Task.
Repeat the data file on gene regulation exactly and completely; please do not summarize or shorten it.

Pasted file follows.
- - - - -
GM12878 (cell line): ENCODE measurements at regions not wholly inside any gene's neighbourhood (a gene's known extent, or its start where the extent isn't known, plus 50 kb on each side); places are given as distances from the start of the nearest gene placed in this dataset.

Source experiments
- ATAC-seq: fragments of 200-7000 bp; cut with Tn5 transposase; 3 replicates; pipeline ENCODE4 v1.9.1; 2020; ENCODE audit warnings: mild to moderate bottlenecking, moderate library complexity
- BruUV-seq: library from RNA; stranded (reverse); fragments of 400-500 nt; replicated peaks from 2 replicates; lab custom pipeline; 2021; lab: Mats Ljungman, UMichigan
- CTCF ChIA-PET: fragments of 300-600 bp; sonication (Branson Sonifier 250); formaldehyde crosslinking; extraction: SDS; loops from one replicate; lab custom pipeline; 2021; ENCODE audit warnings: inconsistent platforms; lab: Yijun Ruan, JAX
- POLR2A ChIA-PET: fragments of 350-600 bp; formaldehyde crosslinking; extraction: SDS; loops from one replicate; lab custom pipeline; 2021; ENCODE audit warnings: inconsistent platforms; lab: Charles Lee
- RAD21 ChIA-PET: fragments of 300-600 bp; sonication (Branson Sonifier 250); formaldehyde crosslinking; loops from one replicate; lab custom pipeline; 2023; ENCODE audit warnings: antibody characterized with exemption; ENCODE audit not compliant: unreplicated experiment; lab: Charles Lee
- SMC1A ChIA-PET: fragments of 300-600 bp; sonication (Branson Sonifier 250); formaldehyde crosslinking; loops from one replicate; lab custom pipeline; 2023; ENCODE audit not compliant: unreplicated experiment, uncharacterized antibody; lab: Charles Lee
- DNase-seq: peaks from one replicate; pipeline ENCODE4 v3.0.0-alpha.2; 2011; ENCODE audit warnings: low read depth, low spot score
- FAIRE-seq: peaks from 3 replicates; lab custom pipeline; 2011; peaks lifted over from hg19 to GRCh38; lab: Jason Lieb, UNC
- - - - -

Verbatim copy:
GM12878 (cell line): ENCODE measurements at regions not wholly inside any gene's neighbourhood (a gene's known extent, or its start where the extent isn't known, plus 50 kb on each side); places are given as distances from the start of the nearest gene placed in this dataset.

Source experiments
- ATAC-seq: fragments of 200-7000 bp; cut with Tn5 transposase; 3 replicates; pipeline ENCODE4 v1.9.1; 2020; ENCODE audit warnings: mild to moderate bottlenecking, moderate library complexity
- BruUV-seq: library from RNA; stranded (reverse); fragments of 400-500 nt; replicated peaks from 2 replicates; lab custom pipeline; 2021; lab: Mats Ljungman, UMichigan
- CTCF ChIA-PET: fragments of 300-600 bp; sonication (Branson Sonifier 250); formaldehyde crosslinking; extraction: SDS; loops from one replicate; lab custom pipeline; 2021; ENCODE audit warnings: inconsistent platforms; lab: Yijun Ruan, JAX
- POLR2A ChIA-PET: fragments of 350-600 bp; formaldehyde crosslinking; extraction: SDS; loops from one replicate; lab custom pipeline; 2021; ENCODE audit warnings: inconsistent platforms; lab: Charles Lee
- RAD21 ChIA-PET: fragments of 300-600 bp; sonication (Branson Sonifier 250); formaldehyde crosslinking; loops from one replicate; lab custom pipeline; 2023; ENCODE audit warnings: antibody characterized with exemption; ENCODE audit not compliant: unreplicated experiment; lab: Charles Lee
- SMC1A ChIA-PET: fragments of 300-600 bp; sonication (Branson Sonifier 250); formaldehyde crosslinking; loops from one replicate; lab custom pipeline; 2023; ENCODE audit not compliant: unreplicated experiment, uncharacterized antibody; lab: Charles Lee
- DNase-seq: peaks from one replicate; pipeline ENCODE4 v3.0.0-alpha.2; 2011; ENCODE audit warnings: low read depth, low spot score
- FAIRE-seq: peaks from 3 replicates; lab custom pipeline; 2011; peaks lifted over from hg19 to GRCh38; lab: Jason Lieb, UNC